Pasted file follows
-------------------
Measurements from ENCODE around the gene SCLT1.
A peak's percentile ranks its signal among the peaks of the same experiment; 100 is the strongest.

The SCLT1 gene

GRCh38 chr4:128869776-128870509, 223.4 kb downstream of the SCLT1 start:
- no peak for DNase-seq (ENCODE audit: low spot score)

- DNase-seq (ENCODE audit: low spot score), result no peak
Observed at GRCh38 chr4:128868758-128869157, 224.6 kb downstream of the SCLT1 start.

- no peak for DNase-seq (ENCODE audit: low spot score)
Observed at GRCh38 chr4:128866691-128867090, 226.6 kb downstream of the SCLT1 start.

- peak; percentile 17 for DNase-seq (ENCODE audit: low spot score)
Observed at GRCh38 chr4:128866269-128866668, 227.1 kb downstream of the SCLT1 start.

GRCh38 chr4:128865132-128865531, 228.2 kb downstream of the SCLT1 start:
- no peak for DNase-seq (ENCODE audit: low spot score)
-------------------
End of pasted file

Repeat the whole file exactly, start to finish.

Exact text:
Measurements from ENCODE around the gene SCLT1.
A peak's percentile ranks its signal among the peaks of the same experiment; 100 is the strongest.

The SCLT1 gene

GRCh38 chr4:128869776-128870509, 223.4 kb downstream of the SCLT1 start:
- no peak for DNase-seq (ENCODE audit: low spot score)

- DNase-seq (ENCODE audit: low spot score), result no peak
Observed at GRCh38 chr4:128868758-128869157, 224.6 kb downstream of the SCLT1 start.

- no peak for DNase-seq (ENCODE audit: low spot score)
Observed at GRCh38 chr4:128866691-128867090, 226.6 kb downstream of the SCLT1 start.

- peak; percentile 17 for DNase-seq (ENCODE audit: low spot score)
Observed at GRCh38 chr4:128866269-128866668, 227.1 kb downstream of the SCLT1 start.

GRCh38 chr4:128865132-128865531, 228.2 kb downstream of the SCLT1 start:
- no peak for DNase-seq (ENCODE audit: low spot score)